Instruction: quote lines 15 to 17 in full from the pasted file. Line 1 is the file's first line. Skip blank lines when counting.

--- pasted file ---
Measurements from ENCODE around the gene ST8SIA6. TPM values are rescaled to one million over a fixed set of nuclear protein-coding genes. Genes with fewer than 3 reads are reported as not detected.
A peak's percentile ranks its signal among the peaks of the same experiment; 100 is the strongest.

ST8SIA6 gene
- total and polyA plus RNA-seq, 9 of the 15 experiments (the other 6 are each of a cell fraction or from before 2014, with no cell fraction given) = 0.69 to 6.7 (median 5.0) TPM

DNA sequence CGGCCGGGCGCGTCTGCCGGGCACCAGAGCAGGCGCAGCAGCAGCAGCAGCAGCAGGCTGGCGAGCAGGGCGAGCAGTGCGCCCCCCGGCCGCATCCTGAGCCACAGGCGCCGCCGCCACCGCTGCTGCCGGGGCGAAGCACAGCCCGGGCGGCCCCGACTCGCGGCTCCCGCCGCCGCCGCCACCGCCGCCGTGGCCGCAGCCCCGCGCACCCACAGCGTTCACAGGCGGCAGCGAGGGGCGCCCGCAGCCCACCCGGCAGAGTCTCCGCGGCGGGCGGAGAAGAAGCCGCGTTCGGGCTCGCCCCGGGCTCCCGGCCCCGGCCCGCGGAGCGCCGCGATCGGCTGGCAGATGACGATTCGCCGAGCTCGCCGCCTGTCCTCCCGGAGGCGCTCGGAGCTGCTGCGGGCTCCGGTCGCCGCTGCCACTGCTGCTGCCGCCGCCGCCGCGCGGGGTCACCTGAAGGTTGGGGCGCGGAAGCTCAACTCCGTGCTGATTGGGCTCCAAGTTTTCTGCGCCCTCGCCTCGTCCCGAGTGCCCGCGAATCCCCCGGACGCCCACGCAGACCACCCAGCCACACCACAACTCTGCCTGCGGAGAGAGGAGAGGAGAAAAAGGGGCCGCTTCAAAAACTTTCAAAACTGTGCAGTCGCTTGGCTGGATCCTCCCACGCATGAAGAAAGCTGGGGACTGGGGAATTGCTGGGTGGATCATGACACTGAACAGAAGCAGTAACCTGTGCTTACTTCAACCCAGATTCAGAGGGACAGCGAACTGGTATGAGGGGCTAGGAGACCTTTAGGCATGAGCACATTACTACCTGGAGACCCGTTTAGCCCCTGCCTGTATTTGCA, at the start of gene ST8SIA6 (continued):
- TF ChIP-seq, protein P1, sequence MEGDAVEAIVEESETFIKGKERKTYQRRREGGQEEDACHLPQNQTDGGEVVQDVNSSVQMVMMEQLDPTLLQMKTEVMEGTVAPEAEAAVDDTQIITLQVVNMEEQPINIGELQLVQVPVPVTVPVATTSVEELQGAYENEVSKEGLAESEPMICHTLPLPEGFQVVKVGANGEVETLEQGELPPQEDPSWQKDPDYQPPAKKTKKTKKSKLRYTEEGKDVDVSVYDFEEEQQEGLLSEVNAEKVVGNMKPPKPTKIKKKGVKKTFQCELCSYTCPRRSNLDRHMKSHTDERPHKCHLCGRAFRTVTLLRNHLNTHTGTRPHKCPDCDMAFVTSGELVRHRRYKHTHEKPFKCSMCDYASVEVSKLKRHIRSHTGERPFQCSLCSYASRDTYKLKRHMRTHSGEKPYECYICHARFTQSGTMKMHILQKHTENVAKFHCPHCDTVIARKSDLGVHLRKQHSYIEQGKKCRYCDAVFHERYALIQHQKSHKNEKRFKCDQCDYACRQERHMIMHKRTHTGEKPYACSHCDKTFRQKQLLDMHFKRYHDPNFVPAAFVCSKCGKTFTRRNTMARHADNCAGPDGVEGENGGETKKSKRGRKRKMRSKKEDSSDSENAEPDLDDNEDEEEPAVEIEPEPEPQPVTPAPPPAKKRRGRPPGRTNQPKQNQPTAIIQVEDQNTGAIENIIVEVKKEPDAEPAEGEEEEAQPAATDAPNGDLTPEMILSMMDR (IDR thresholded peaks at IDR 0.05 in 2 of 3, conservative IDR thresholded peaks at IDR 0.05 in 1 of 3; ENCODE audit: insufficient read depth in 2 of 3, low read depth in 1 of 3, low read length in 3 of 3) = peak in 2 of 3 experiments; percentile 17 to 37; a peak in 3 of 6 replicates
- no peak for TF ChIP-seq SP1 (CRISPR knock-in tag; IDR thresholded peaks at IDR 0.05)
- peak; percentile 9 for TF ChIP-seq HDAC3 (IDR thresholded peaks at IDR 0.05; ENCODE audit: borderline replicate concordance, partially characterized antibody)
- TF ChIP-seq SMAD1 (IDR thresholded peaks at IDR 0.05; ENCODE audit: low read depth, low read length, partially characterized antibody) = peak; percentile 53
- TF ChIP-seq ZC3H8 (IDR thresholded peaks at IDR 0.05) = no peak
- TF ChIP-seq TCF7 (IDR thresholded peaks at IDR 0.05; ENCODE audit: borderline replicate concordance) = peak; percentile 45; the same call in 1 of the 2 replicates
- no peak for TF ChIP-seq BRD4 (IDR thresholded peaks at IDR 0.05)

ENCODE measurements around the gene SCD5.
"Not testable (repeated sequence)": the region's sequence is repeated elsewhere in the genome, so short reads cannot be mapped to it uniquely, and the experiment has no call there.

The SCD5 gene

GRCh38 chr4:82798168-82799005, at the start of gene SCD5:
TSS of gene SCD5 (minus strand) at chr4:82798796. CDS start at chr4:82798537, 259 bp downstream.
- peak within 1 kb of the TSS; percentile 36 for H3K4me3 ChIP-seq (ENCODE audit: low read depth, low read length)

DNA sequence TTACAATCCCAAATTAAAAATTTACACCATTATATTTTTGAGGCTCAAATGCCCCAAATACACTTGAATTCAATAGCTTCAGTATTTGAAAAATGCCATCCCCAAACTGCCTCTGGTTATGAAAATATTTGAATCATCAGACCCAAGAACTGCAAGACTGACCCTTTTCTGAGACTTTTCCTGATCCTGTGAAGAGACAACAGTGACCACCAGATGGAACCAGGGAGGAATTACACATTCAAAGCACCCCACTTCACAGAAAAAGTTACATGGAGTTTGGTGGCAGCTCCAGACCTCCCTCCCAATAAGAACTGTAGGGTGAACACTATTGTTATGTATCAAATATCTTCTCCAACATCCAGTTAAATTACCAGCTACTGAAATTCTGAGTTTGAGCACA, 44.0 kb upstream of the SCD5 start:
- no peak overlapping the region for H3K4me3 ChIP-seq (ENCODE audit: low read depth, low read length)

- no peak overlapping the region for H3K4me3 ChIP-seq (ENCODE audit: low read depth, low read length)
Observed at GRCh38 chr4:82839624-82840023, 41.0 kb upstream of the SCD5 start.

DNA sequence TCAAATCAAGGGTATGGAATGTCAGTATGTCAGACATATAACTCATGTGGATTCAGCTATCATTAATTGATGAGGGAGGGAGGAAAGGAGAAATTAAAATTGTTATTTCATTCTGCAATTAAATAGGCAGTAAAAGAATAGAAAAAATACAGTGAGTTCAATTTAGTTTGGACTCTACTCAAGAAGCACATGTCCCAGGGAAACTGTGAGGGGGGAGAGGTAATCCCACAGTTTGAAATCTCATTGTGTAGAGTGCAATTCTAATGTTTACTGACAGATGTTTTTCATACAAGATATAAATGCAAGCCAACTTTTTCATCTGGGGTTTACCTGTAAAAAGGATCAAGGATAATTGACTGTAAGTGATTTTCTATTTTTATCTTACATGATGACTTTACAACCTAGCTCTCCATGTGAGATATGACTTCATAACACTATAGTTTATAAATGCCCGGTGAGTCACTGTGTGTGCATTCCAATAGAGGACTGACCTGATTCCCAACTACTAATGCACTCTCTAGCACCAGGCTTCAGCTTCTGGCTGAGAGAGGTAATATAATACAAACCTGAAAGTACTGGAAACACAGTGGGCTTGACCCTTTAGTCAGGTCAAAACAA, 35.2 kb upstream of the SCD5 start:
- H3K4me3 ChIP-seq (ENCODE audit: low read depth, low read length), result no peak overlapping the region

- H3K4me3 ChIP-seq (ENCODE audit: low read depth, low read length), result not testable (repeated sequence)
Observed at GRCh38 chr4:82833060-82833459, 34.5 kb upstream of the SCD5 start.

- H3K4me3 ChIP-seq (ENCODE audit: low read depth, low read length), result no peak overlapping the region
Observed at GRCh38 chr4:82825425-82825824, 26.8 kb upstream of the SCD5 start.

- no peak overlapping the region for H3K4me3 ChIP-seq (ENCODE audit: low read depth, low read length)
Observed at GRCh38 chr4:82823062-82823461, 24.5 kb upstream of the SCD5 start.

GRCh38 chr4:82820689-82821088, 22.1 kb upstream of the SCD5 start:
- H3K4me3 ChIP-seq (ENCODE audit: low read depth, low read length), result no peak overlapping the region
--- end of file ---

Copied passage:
The SCD5 gene

GRCh38 chr4:82798168-82799005, at the start of gene SCD5:
TSS of gene SCD5 (minus strand) at chr4:82798796. CDS start at chr4:82798537, 259 bp downstream.